The First Element of Engagement
This may seem like strange business advice, especially if you’re in sales, but stick with me. Because the fact is, people don’t like to be sold. It conjures up the proverbial snake-oil salesman, where transactions lack integrity and are more likely to be about the salesperson’s goal than the buyer’s need. Remember Clark Griswold driving off the lot in the Family Truckster when what he clearly wanted was the Antartic Blue Super Sports Wagon? I know when I read or hear something that looks and sounds like an advertisement, it turns me off right away.
I much prefer it if someone takes the time to get to know me, understands what I’m trying to do and then offers me a thoughtful, creative solution that is even better than what I’d imagined.
So let’s use the the word, relationship building instead. This approach has become engrained in my DNA when I’m dealing with my clients. People come to the Rothschild Marketing Group all the time with lists of what they think they need for a particular situation. After talking with them for a bit, I often realize they haven’t really thought the situation all the way through. Now, I have a lot of experience and a very good understanding of what works and what doesn’t. But I also know every client is going to have different needs, motivations, and priorities. It would be unwise of me to think I could sell them all the same nice package.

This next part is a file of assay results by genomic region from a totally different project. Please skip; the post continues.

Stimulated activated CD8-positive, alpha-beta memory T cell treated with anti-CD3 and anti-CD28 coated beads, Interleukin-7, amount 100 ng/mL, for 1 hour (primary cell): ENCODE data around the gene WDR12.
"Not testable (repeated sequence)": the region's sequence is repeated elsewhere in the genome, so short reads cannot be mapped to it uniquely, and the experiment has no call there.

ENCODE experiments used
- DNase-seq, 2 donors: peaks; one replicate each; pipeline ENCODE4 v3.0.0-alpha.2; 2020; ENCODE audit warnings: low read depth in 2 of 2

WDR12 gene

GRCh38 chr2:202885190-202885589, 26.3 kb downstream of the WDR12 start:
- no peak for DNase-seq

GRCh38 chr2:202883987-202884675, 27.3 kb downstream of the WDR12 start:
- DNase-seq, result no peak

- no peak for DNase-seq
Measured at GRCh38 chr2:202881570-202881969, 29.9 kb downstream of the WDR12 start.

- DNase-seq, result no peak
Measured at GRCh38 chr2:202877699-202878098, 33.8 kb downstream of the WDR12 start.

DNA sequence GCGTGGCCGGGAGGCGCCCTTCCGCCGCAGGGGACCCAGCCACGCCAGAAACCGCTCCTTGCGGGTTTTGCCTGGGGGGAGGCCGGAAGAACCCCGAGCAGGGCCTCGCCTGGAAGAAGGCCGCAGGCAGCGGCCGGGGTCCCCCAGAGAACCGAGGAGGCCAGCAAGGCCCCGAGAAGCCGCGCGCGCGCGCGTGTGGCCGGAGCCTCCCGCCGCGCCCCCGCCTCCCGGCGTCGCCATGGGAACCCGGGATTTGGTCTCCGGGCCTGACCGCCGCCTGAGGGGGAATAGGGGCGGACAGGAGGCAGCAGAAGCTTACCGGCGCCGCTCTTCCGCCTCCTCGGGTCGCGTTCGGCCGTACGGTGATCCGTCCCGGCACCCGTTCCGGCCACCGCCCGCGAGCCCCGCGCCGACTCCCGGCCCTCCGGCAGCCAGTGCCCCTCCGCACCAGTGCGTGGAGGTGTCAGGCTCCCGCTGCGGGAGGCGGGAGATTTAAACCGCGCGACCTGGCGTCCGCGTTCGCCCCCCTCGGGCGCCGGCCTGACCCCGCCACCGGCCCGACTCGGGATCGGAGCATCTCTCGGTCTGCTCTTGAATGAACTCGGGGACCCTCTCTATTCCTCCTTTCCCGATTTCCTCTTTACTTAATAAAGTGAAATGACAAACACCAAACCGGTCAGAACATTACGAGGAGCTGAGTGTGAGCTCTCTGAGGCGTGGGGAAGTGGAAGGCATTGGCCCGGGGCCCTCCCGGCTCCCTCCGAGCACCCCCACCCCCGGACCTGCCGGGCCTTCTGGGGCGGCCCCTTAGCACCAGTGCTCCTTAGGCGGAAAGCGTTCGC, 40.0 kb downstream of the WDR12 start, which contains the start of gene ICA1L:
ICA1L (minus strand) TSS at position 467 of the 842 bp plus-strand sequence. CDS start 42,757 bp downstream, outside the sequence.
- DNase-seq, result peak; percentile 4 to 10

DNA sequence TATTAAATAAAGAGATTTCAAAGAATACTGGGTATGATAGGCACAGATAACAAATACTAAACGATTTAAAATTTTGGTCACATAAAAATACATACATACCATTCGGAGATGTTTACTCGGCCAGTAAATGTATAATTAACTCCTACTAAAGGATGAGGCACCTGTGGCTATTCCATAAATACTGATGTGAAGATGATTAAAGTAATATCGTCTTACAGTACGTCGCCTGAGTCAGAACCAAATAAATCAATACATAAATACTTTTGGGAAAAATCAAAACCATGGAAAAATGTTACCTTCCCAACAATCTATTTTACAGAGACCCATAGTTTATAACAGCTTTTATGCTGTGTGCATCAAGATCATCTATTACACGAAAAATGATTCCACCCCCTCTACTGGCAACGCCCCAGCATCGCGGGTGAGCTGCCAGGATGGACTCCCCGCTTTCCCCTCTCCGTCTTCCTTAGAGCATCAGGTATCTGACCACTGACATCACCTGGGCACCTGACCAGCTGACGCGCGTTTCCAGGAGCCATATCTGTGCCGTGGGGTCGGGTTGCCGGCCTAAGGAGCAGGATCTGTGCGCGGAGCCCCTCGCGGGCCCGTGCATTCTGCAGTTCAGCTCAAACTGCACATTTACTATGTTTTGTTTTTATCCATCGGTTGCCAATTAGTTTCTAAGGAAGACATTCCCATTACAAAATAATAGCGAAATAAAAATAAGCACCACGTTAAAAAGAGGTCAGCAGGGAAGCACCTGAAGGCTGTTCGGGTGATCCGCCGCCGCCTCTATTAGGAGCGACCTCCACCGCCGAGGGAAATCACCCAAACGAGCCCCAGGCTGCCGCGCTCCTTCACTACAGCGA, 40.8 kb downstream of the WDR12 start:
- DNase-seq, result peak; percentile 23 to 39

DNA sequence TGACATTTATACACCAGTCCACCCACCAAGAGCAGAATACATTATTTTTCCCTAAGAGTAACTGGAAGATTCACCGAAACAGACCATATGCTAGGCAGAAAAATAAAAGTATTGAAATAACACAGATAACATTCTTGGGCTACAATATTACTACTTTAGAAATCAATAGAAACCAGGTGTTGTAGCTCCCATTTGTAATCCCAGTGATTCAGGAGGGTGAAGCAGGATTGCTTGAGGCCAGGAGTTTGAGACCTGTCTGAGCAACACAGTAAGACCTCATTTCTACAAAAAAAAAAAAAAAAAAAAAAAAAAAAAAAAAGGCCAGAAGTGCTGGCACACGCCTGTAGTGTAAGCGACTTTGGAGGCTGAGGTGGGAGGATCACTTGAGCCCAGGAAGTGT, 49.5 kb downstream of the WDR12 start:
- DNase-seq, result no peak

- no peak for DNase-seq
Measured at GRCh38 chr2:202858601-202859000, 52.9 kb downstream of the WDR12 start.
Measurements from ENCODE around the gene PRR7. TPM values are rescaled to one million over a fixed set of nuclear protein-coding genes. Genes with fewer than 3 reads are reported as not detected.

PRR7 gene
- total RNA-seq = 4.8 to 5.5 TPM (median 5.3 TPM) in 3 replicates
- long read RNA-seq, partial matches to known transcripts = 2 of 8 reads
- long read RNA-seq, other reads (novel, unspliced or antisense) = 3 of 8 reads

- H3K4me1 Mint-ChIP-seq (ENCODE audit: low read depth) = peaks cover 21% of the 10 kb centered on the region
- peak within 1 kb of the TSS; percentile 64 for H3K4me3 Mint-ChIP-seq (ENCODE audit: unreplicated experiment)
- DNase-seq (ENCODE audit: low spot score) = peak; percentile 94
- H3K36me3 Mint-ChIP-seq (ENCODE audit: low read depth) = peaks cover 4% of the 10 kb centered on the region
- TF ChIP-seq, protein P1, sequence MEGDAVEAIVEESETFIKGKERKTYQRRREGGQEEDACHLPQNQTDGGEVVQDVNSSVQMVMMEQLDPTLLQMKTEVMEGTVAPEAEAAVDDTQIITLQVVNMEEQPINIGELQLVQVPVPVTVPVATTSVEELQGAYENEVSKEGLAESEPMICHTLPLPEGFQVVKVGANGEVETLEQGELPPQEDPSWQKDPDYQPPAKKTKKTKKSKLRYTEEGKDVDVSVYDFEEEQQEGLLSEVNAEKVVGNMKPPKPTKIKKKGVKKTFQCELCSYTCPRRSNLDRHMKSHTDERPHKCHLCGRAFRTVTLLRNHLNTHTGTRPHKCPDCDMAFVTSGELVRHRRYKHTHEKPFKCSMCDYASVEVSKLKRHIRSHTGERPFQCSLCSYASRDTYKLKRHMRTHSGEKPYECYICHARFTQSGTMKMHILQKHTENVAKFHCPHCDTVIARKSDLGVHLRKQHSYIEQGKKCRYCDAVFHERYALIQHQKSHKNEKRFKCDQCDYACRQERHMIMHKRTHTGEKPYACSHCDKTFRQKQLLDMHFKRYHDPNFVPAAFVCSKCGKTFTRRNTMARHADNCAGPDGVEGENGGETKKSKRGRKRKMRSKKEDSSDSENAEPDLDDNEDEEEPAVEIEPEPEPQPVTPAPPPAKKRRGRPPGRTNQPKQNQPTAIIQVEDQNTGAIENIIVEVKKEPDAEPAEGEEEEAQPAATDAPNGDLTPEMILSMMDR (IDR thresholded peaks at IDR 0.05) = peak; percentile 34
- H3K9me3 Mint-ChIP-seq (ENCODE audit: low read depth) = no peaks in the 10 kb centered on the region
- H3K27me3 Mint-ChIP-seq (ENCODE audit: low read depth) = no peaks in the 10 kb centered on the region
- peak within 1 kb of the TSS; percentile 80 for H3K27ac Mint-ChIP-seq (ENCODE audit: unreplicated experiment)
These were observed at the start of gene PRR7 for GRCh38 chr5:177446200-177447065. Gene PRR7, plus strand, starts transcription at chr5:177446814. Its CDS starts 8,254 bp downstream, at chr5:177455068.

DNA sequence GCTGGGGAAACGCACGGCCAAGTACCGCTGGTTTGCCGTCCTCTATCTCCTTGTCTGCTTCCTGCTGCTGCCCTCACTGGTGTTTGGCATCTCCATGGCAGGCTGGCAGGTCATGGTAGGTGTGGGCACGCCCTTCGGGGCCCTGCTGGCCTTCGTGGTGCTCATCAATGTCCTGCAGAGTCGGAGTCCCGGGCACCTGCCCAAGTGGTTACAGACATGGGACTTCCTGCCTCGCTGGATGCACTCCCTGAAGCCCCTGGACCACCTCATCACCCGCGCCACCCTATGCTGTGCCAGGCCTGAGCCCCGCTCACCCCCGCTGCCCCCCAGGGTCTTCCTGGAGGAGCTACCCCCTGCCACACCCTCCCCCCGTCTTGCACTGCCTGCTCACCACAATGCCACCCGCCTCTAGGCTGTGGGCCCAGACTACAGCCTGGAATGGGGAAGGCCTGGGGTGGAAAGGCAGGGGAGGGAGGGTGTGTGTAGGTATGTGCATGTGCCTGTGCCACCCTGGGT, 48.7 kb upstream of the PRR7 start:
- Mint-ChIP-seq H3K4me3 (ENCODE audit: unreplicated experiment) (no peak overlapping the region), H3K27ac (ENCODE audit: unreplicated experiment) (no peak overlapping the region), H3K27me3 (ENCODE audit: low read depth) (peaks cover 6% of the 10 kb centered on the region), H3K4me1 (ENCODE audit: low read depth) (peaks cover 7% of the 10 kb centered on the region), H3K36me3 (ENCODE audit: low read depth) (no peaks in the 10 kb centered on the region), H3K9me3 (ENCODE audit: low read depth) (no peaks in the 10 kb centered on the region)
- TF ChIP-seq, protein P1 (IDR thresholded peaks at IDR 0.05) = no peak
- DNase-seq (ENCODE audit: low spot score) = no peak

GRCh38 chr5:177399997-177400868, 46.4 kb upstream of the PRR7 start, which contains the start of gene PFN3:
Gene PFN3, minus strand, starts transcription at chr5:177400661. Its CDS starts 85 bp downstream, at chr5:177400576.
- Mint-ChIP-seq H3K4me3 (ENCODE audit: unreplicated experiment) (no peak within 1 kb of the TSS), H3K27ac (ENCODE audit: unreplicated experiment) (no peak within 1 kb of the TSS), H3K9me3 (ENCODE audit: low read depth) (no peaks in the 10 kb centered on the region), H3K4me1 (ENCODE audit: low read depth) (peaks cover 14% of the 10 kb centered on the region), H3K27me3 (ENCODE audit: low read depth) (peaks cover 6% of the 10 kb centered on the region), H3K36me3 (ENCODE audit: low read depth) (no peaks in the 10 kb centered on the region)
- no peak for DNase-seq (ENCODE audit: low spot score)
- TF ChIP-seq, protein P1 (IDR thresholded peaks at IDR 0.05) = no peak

This approach might take a little more time at the beginning, but switching from a self-serving to a customer-focused mindset helps your customer see you as a trusted advisor and allows you to create better solutions. You’ll end up with deeper and longer lasting relationships. And, in the long run, you’ll probably even exceed your own goals.
Like my dad always preached to me, if you can genuinely fill a person’s need, you don’t have to sell … because they will want to buy.